DeFi the Odds
The financial system as we currently recognize it is largely characterized by the centralization of everything. The issuance of money, the performance of banking services, and the facilitation of market transactions are all performed by entities that exercise outsized (or in some instances, complete) control over these functions. In other words, there aren't a ton of players in the provision of financial services.
The U.S. government is the sole issuer of our currency. As of last year, the top 15 bank holding companies in the U.S. held $13.7T (yes, T for trillion) in assets (out of a total $20T). There are three major U.S. stock exchanges that facilitate the exchange of billions of securities on a daily basis. Those bank holding companies and stock exchanges (not to mention the broker-dealers that facilitate the exchange of those billions of securities each day) operate in a heavily regulated space. This is a pretty simplified overview but I think it demonstrates the takeaway: the vast majority of the activity in our financial system is facilitated by a handful of players and centrally regulated. But does it have to be this way?
According to a growing camp in the distributed ledger technology/cryptocurrency space, no, it does not have to be this way. And it is from this perspective that the idea of decentralized finance, known as DeFi for short, emerges.
So many important financial system functions are centralized because it is simply more efficient to have fewer players in the space. I mean, it seems much more efficient to have a few entities that are experts that can settle large volumes of transactions at the end of the day and maintain records of the who, what, where (sometimes) and when as opposed to thousands of entities. Even with the seeming efficiency of having fewer entities, it still takes a lot of time for securities transactions and bank transactions to settle. But distributed ledger technology is capable of performing those same settlement functions much more efficiently--both in terms of time and in terms of cost. Distributed ledger technology can settle transactions at more regular intervals and it presents an opportunity to minimize (or even eliminate) the need for intermediaries in transactions. Intermediaries equal increased transaction costs. The case for the technology is so compelling that many of your favorite bank holding companies have invested in it.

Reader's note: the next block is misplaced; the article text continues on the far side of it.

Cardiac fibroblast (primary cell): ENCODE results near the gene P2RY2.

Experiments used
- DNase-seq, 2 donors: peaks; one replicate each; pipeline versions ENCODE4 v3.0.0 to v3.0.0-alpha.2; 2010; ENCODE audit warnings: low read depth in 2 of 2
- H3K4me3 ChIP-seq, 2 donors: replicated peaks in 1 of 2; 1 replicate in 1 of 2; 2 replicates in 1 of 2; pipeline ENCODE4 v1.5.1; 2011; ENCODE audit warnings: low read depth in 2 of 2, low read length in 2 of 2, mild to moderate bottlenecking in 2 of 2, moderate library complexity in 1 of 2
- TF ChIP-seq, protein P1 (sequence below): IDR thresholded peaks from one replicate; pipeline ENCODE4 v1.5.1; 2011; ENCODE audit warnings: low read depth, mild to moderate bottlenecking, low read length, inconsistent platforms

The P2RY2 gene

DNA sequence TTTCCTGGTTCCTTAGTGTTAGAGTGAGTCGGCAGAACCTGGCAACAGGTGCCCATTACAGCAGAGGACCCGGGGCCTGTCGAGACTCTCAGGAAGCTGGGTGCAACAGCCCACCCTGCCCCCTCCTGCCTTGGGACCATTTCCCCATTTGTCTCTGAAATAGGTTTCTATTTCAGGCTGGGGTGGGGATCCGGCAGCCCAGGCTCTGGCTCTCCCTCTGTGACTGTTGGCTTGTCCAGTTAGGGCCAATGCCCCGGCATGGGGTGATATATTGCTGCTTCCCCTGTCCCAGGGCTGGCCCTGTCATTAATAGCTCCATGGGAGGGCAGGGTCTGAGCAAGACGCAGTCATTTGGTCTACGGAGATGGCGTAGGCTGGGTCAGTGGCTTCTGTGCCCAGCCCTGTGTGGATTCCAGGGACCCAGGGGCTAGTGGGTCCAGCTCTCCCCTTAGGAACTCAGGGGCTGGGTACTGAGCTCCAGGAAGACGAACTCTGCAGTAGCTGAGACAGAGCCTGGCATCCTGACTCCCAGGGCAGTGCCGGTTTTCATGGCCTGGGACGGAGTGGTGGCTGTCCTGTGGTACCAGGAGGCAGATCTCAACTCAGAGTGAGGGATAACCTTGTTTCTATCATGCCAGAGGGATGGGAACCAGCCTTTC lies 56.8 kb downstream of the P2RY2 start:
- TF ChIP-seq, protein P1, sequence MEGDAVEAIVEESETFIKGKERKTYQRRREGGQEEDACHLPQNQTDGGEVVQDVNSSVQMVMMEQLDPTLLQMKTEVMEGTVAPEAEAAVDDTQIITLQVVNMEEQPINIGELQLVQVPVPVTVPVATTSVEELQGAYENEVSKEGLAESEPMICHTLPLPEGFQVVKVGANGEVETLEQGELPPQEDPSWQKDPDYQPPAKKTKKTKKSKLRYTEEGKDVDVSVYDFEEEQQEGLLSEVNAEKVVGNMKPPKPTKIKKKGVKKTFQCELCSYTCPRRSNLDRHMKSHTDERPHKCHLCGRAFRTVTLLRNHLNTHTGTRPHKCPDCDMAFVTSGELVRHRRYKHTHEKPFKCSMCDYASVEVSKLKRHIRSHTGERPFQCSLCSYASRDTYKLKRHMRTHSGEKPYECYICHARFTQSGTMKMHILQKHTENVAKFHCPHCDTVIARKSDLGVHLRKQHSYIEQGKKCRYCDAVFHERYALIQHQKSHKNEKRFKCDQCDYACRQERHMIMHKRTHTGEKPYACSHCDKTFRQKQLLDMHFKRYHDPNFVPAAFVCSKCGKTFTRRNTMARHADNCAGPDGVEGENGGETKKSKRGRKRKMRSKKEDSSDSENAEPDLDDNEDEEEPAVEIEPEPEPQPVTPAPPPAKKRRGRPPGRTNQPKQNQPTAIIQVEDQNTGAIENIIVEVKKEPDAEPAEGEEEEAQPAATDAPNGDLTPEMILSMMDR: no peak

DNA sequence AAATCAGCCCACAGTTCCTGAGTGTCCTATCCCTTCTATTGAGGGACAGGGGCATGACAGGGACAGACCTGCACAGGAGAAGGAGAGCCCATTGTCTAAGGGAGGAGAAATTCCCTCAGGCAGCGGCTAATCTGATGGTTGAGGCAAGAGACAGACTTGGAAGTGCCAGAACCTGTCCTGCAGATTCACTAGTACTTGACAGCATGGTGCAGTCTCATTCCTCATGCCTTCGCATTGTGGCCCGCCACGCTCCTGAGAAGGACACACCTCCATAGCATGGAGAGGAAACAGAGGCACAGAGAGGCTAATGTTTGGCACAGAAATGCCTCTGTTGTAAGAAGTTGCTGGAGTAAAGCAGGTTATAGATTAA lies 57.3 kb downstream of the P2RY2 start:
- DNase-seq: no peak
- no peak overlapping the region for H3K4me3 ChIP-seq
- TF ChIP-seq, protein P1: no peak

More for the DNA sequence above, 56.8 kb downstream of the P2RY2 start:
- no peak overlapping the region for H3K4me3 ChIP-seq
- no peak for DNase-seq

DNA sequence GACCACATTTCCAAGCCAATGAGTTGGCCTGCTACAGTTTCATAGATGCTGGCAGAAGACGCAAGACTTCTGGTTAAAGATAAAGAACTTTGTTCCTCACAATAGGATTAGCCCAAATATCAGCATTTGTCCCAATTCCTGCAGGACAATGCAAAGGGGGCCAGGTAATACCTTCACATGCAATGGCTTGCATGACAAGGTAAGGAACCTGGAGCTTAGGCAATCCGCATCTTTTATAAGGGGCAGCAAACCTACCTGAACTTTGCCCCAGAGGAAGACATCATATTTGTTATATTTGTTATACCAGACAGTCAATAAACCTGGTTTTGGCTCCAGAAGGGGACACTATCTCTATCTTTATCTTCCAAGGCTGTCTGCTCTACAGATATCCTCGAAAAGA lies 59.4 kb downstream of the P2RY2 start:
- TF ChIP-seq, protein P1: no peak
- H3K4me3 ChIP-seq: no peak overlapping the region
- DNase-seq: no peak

But big banks don't have a place in the DeFi utopia. DeFi purists may imagine a world in which individuals are able to perform peer-to-peer trades of securities without a broker. Or perhaps individuals maintain some form of currency or other asset on a blockchain with which they can conduct peer-to-peer transactions, like pay for a cup of coffee, without a payments processor. Or maybe a community creates its own home insurance pool that is maintained on a distributed ledger and payouts only occur when certain conditions are met. Or what about a rural township with no bank but with a blockchain that facilitates individuals with surplus money lending directly to their neighborhood businesses in need. The possibilities are endless.
However, there is one significant hurdle to this decentralized financial utopia and that is government. Taxes, the elimination of organized crime, the elimination of terrorism, anti-corruption measures, anti-fraud measures, financial stability. The list of goals that are reflected in the complicated web of federal financial regulation is lengthy. And the government ceding even an iota of oversight of the national financial system is unlikely. When you throw in the brute political power embodied by the handful of players that are essentially responsible for keeping the money moving, the odds dwindle even further.
But we can all dream, right? What do you think about DeFi? Is it a future for all? Or a future for some? Let me know by email (firstname.lastname@example.org) or on Twitter (@blockchainblawg).